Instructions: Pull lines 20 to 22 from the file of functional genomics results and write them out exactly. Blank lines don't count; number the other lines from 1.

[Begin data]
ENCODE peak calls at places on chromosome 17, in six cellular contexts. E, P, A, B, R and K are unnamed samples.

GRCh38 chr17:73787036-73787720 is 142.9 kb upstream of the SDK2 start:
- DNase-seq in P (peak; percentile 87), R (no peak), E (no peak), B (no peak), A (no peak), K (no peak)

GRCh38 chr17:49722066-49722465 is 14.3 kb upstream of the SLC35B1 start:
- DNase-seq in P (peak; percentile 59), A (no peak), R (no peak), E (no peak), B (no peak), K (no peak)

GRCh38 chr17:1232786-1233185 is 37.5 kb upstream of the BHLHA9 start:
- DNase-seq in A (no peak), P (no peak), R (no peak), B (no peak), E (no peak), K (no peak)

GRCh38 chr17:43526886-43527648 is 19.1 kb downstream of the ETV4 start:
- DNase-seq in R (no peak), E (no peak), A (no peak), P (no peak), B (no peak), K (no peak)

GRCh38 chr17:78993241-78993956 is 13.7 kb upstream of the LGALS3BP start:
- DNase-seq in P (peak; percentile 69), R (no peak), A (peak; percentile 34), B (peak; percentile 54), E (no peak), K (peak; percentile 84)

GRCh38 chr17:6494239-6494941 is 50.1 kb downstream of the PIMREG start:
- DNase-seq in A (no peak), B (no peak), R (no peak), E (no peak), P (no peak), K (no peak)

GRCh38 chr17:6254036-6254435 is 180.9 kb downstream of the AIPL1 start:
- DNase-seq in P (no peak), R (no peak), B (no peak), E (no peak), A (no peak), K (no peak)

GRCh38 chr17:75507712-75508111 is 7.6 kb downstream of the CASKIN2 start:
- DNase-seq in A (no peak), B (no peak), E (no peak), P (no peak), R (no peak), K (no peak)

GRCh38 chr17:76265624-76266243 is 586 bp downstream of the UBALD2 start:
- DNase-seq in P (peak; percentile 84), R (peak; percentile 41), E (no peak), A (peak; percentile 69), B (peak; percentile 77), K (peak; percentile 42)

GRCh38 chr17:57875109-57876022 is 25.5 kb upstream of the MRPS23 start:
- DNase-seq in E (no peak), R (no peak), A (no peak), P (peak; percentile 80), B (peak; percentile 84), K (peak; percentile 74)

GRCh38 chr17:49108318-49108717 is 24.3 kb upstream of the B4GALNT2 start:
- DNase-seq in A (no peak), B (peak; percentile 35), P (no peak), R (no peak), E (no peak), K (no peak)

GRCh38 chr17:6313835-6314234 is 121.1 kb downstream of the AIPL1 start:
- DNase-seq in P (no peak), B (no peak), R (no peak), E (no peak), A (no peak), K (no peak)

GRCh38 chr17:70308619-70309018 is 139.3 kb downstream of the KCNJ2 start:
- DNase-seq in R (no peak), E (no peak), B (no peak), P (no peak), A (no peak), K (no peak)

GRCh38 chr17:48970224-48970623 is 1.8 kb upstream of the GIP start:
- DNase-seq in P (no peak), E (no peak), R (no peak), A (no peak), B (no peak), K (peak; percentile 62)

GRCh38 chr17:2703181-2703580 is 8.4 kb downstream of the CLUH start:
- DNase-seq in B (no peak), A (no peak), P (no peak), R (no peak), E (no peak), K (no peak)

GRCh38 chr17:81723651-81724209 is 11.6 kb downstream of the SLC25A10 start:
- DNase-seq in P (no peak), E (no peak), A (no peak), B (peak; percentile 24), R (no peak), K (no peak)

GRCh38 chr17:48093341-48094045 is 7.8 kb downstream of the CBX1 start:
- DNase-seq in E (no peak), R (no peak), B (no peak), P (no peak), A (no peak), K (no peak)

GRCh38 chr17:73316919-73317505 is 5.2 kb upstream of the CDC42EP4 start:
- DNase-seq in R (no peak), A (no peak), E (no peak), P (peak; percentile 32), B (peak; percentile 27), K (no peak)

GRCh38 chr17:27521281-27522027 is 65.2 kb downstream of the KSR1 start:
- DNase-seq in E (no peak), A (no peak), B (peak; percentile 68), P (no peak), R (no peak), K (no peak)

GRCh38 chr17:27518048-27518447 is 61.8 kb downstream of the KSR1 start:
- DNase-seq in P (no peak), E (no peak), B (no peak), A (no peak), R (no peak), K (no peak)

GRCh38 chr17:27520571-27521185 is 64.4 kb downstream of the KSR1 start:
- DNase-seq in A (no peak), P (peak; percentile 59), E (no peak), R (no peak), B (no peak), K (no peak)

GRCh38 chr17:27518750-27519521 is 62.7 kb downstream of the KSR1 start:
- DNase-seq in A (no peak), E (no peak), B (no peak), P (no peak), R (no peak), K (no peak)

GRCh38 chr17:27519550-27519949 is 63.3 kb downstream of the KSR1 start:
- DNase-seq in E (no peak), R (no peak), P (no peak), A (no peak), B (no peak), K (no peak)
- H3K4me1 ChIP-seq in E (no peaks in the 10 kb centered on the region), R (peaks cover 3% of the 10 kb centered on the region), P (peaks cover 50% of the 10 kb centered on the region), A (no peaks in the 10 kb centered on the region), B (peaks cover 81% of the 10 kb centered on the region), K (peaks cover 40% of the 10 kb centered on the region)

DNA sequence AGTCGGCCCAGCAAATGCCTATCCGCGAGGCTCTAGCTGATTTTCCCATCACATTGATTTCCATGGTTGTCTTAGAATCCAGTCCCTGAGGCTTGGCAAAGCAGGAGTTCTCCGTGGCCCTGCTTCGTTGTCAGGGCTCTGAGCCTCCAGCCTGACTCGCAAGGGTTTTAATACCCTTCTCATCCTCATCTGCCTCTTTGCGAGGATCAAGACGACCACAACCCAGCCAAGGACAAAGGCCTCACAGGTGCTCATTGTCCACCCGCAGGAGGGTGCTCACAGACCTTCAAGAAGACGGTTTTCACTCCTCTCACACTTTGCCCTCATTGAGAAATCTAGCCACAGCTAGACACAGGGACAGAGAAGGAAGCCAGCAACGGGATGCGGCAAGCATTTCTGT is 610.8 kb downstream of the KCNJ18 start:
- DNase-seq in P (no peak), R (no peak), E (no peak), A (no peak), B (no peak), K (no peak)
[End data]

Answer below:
GRCh38 chr17:57875109-57876022 is 25.5 kb upstream of the MRPS23 start:
- DNase-seq in E (no peak), R (no peak), A (no peak), P (peak; percentile 80), B (peak; percentile 84), K (peak; percentile 74)

GRCh38 chr17:49108318-49108717 is 24.3 kb upstream of the B4GALNT2 start: